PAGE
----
Hest and Bates’ previous joint dog project, The Dog Who Belonged to No One (2008), was a more tender and effective narrative.

MY OLD PAL, OSCAR

Alone at the beach, a black-and-white puppy huddles under the pier until it spots a child.

The blond, white child plays alone with the puppy nearby, feigning indifference even while cataloging the puppy’s lack of tags, big feet, “soft puppy beard,” and “big black eyes.” The persistent, perky pup doesn’t accept the child’s emphatic goodbye and gets an earful about the late, beloved Oscar. “You want to be pals. / Well, we can’t be pals. No sir. No way. / Won’t. Ever. Do. That. Again. Ever. / You know who was my pal? Oscar.” Bates’ striking watercolor-and-pencil illustrations let an autumnal spectrum of muted oranges, yellows, and grays flow across the pages. The spray of the waves, the far-off cries of the gulls, and the salted breeze of the sea are expertly evoked in these frames. But the deficit of honest emotion in Hest’s scenes between puppy and child serves to rebuff rather than involve readers. Even the child’s pervading melancholy is communicated in a sterile, forced manner. “The waves were really, really big, and I was really, really sad.” No one will be surprised that the child eventually takes the puppy in, though readers who might have lost dogs themselves will be taken aback that there is no evidence of a search for this puppy’s owner.

Hest and Bates’ previous joint dog project, The Dog Who Belonged to No One (2008), was a more tender and effective narrative. (Picture book. 5-7)

Pub Date: May 3, 2016

ISBN: 978-1-4197-1901-1

Page Count: 32

Publisher: Abrams

Review Posted Online: Feb. 2, 2016

Kirkus Reviews Issue: Feb. 15, 2016

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Hee haw.

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THE WONKY DONKEY

The print version of a knee-slapping cumulative ditty.

In the song, Smith meets a donkey on the road. It is three-legged, and so a “wonky donkey” that, on further examination, has but one eye and so is a “winky wonky donkey” with a taste for country music and therefore a “honky-tonky winky wonky donkey,” and so on to a final characterization as a “spunky hanky-panky cranky stinky-dinky lanky honky-tonky winky wonky donkey.” A free musical recording (of this version, anyway—the author’s website hints at an adults-only version of the song) is available from the publisher and elsewhere online. Even though the book has no included soundtrack, the sly, high-spirited, eye patch–sporting donkey that grins, winks, farts, and clumps its way through the song on a prosthetic metal hoof in Cowley’s informal watercolors supplies comical visual flourishes for the silly wordplay. Look for ready guffaws from young audiences, whether read or sung, though those attuned to disability stereotypes may find themselves wincing instead or as well.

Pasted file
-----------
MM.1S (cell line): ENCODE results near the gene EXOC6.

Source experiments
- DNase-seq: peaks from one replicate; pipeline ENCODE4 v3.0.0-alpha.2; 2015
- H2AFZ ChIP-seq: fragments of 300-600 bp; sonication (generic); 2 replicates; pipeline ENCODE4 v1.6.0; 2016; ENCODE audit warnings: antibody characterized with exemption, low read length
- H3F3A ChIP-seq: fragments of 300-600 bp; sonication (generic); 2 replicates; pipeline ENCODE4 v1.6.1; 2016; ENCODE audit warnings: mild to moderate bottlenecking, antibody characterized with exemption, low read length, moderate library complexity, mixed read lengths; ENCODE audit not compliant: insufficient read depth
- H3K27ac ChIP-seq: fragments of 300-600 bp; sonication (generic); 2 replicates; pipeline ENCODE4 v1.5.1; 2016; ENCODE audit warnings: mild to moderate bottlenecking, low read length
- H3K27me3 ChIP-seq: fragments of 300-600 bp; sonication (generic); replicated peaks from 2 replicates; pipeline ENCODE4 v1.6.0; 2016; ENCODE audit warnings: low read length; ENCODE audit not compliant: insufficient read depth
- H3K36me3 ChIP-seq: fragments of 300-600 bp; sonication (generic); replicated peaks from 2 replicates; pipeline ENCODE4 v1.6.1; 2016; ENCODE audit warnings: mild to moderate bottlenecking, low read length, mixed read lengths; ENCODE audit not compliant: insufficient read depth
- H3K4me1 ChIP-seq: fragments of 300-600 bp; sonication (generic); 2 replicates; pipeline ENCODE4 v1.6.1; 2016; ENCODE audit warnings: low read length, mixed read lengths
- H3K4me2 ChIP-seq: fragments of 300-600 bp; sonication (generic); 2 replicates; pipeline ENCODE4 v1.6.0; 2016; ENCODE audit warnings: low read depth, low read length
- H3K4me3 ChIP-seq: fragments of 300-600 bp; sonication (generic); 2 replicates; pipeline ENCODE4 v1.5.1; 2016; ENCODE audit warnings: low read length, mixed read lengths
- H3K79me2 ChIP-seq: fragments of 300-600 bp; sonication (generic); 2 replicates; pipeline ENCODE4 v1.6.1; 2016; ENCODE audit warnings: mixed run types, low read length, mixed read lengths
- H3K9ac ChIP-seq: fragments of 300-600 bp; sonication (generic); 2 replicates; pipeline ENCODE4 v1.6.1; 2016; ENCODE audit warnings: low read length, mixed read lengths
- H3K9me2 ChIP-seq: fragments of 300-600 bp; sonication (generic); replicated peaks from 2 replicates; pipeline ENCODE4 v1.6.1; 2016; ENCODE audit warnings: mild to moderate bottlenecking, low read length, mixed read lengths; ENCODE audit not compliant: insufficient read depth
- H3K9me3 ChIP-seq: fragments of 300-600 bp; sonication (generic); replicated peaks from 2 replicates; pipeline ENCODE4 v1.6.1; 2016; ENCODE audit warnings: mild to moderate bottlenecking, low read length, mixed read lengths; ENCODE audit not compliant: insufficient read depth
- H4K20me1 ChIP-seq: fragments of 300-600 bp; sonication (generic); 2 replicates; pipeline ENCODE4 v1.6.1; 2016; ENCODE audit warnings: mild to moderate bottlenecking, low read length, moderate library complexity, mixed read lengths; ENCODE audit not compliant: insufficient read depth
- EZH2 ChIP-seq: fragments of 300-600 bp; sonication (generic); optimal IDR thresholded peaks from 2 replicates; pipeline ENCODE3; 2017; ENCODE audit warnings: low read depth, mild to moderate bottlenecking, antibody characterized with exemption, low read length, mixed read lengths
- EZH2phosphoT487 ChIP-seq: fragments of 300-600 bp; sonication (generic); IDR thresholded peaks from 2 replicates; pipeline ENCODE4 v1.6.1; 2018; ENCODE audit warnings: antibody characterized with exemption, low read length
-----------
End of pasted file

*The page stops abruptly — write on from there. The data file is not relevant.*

Hee haw. (Picture book. 5-7)

Pub Date: May 1, 2010

ISBN: 978-0-545-26124-1

Page Count: 26

Publisher: Scholastic

Review Posted Online: Dec. 29, 2018

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Wins for compassion and for the refusal to let physical limitations hold one back.

TINY T. REX AND THE IMPOSSIBLE HUG

With such short arms, how can Tiny T. Rex give a sad friend a hug?

Fleck goes for cute in the simple, minimally detailed illustrations, drawing the diminutive theropod with a chubby turquoise body and little nubs for limbs under a massive, squared-off head. Impelled by the sight of stegosaurian buddy Pointy looking glum, little Tiny sets out to attempt the seemingly impossible, a comforting hug. Having made the rounds seeking advice—the dino’s pea-green dad recommends math; purple, New Age aunt offers cucumber juice (“That is disgusting”); red mom tells him that it’s OK not to be able to hug (“You are tiny, but your heart is big!”), and blue and yellow older sibs suggest practice—Tiny takes up the last as the most immediately useful notion. Unfortunately, the “tree” the little reptile tries to hug turns out to be a pterodactyl’s leg. “Now I am falling,” Tiny notes in the consistently self-referential narrative. “I should not have let go.” Fortunately, Tiny lands on Pointy’s head, and the proclamation that though Rexes’ hugs may be tiny, “I will do my very best because you are my very best friend” proves just the mood-lightening ticket. “Thank you, Tiny. That was the biggest hug ever.” Young audiences always find the “clueless grown-ups” trope a knee-slapper, the overall tone never turns preachy, and Tiny’s instinctive kindness definitely puts him at (gentle) odds with the dinky dino star of Bob Shea’s Dinosaur Vs. series.

Wins for compassion and for the refusal to let physical limitations hold one back. (Picture book. 5-7)

Pub Date: March 5, 2019

ISBN: 978-1-4521-7033-6

Page Count: 48

Publisher: Chronicle Books

Review Posted Online: Nov. 12, 2018

Kirkus Reviews Issue: Dec. 1, 2018

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